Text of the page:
“In April 2021, demolition commenced on Lytton Savings, marking an end to this Modernist Hollywood landmark,” reads a current update on Los Angeles Conservancy website regarding the historical Chase Bank / Lytton Savings Bank, located at 8150 Sunset Boulevard. Although technically in the city of Los Angeles, the building known for its folded zigzag plate rooftop was embraced by many WeHo residents as a historical landmark.
The LA Conservancy put up a good fight to save the building designed by architect Kurt Meyer in 1960. In May, 2018, the Conservancy petitioned the Supreme Court to review a Court of Appeal’s decision that overturned a 2017 Los Angeles County Superior Court ruling in favor of the Conservancy, which blocked the City of Los Angeles from destroying the building.
In June 13, 2018, a decision by the Supreme Court of California to deny hearing a petition filed by the Los Angeles Conservancy effectively ended all legal efforts to stop the needless demolition.
In late 2020 a revised plan for the redevelopment of this site was unveiled, which still called to scrap the building.
The fight to save the building was not good enough. The building had its day with a wrecking crew last week. A tall fence with a thick tarp has been erected around the construction site to hide the destruction from public view. However, photos exclusive to WEHO TIMES show that the historical landmark was reduced to rubble within a matter of days. There is not much left but a pile of concrete and debris to make way for a new 57,300 square feet retail and restaurant space.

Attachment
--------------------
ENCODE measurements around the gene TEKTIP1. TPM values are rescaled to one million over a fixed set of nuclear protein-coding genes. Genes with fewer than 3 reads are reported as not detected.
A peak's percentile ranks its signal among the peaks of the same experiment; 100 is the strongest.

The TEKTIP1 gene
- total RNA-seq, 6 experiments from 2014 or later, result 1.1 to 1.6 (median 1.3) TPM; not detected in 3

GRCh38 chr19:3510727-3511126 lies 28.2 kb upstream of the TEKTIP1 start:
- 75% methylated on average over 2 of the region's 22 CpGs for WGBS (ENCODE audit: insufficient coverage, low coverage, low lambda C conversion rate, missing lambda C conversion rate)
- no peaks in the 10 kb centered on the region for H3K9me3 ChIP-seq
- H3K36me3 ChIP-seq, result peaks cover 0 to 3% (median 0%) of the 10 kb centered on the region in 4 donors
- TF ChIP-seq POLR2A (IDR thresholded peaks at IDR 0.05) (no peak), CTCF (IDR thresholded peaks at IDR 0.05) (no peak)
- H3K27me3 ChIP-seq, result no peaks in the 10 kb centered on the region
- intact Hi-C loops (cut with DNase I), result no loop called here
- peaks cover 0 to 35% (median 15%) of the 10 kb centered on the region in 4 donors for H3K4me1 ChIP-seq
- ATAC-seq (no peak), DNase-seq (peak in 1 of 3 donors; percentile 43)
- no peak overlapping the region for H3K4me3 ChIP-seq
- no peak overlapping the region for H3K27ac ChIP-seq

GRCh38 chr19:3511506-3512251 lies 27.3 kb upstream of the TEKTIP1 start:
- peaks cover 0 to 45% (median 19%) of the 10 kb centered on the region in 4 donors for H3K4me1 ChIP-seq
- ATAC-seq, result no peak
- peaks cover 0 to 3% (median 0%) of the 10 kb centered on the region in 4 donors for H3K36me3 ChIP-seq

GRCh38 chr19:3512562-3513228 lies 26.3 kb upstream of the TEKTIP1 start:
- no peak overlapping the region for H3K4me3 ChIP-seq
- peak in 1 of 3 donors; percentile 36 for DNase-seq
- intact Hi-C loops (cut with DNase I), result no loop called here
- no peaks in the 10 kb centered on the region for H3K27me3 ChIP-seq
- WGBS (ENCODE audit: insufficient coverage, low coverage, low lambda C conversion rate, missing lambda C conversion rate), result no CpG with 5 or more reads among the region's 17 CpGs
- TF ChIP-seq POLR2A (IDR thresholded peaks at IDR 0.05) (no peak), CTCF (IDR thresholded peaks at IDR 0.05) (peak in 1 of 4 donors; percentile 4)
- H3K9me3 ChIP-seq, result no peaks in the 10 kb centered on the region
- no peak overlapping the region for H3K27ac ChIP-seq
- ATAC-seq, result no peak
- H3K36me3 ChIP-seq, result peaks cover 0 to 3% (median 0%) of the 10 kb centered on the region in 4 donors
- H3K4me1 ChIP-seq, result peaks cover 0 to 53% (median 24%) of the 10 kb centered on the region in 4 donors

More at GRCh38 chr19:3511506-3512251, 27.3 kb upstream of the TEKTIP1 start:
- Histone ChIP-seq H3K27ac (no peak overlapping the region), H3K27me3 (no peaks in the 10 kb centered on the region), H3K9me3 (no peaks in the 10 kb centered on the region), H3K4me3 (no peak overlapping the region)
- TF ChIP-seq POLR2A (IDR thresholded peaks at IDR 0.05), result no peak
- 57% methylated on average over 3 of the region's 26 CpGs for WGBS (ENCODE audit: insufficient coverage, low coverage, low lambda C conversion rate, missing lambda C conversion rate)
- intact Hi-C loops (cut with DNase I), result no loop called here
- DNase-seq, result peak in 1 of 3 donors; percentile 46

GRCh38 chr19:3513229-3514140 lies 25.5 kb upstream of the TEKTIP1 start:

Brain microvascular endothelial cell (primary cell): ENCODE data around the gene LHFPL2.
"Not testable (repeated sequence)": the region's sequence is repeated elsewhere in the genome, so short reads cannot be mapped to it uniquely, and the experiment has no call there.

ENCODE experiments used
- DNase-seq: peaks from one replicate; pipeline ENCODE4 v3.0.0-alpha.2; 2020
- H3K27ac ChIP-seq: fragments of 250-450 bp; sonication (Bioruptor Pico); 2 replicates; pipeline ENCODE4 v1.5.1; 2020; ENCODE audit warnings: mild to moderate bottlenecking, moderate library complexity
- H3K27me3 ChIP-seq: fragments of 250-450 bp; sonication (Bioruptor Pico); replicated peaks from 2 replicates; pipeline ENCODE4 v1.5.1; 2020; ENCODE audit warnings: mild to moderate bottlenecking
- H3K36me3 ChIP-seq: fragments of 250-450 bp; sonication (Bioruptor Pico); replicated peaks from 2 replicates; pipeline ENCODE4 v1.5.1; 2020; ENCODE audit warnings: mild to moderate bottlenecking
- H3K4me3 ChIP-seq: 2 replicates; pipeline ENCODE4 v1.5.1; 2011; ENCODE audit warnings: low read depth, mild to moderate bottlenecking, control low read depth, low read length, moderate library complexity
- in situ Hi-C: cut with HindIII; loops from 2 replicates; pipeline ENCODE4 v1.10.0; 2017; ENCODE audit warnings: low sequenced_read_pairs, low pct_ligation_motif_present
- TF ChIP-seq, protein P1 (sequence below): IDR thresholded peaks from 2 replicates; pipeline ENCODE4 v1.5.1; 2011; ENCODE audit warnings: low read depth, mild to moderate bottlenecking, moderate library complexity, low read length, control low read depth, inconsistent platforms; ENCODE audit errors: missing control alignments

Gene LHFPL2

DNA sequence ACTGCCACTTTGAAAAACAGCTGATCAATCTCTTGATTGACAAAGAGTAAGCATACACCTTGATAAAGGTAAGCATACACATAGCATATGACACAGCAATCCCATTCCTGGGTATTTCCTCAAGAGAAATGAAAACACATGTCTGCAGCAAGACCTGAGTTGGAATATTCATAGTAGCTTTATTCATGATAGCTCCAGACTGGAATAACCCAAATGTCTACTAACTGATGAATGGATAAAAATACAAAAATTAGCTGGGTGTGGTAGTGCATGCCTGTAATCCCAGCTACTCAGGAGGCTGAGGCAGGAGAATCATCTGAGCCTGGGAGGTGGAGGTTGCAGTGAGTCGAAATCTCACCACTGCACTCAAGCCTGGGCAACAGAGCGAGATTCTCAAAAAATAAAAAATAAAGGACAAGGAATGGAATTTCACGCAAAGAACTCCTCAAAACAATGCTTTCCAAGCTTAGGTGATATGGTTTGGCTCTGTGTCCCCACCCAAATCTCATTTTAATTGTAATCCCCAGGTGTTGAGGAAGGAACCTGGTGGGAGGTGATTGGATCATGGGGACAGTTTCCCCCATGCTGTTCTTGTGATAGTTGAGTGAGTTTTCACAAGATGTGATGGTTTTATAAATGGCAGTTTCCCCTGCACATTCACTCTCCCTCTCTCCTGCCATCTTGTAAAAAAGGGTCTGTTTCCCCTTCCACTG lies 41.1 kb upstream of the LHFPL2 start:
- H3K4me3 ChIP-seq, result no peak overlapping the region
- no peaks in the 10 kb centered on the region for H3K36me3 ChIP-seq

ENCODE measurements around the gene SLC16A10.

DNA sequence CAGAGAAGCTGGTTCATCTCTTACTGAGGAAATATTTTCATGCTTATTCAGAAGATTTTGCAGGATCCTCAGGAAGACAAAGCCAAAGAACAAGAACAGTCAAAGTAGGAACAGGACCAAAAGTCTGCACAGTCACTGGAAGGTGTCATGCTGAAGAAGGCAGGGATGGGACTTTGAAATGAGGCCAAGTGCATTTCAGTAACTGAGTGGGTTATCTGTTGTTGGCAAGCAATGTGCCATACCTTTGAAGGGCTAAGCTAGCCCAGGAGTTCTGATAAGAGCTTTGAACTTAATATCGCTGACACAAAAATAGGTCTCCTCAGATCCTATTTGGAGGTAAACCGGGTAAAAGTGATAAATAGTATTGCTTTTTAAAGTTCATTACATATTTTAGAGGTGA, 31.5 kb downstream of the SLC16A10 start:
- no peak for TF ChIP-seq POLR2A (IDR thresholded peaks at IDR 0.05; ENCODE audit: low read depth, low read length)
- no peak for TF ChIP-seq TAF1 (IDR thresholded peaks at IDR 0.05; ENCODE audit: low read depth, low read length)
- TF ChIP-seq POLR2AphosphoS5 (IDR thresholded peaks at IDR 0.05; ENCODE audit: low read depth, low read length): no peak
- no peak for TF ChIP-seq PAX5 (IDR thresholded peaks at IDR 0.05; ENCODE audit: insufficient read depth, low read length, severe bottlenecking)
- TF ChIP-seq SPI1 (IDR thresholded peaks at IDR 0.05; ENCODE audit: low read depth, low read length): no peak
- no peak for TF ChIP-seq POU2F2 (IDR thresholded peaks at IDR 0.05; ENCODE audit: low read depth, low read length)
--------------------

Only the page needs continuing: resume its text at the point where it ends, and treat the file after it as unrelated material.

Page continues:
The Los Angeles Conservancy describes the now gone Lytton Savings Bank building as a striking departure from traditional bank design when it opened in 1960 with its dramatic, folded plate concrete roof and glass-walled banking floor.
“As financial institutions nationwide analyzed the need for progressive banking methods following World War II, architects responded by radically reinventing the bank’s form, reads a post on their website. “Lytton Savings (as part of larger Lytton Center) typified these national postwar banking trends through its modern architectural design, transparency, and integrated art component, and is one of Los Angeles’ earliest remaining examples of this transformative shift in postwar-era bank design.”
The Lytton Savings and larger Lytton Center occupied the former site of the Garden of Allah. The storied Hollywood inn with surrounding villas was purchased by Lytton in 1959. The Garden was razed to make way for the bank and now the bank has met the same fate.
The new Townscape Partners project was designed by Frank Gehry, the architect who created the Walt Disney Concert Hall in downtown Los Angeles. The completion of the new construction is set for some time in 2023.